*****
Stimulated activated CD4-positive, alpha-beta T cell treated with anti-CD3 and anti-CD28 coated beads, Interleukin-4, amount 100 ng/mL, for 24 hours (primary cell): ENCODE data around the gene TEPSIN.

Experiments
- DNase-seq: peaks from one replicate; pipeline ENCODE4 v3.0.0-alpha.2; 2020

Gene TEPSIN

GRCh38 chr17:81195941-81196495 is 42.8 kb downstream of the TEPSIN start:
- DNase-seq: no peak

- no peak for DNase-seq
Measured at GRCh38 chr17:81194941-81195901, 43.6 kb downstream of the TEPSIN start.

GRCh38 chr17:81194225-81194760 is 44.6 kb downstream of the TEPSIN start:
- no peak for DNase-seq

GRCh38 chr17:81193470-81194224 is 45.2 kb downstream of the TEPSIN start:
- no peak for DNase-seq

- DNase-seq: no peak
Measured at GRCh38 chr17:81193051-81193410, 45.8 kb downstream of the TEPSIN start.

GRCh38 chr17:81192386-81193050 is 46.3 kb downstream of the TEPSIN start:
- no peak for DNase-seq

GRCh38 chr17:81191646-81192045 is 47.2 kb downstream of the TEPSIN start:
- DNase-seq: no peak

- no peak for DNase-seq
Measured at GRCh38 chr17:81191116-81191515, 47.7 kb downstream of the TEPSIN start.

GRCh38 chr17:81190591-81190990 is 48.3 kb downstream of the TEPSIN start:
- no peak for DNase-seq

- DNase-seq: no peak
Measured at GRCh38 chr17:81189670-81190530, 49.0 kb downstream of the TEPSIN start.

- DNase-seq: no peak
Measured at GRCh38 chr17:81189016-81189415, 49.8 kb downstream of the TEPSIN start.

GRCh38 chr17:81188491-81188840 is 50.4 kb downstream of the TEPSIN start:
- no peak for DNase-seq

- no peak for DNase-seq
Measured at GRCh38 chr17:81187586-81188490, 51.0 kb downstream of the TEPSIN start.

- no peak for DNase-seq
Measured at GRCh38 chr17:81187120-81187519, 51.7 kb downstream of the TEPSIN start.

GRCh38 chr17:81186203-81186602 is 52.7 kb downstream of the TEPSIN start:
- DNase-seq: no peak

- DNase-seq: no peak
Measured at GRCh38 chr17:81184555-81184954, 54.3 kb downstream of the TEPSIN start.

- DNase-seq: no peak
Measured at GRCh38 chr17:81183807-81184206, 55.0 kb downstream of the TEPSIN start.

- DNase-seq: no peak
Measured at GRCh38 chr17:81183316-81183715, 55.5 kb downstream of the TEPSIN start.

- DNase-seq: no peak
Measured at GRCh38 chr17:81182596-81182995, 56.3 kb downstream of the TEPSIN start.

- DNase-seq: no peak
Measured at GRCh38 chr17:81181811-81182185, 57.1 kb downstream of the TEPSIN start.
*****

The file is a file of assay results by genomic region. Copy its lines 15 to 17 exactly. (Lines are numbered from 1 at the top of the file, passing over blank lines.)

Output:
GRCh38 chr17:81192386-81193050 is 46.3 kb downstream of the TEPSIN start:
- no peak for DNase-seq

GRCh38 chr17:81191646-81192045 is 47.2 kb downstream of the TEPSIN start: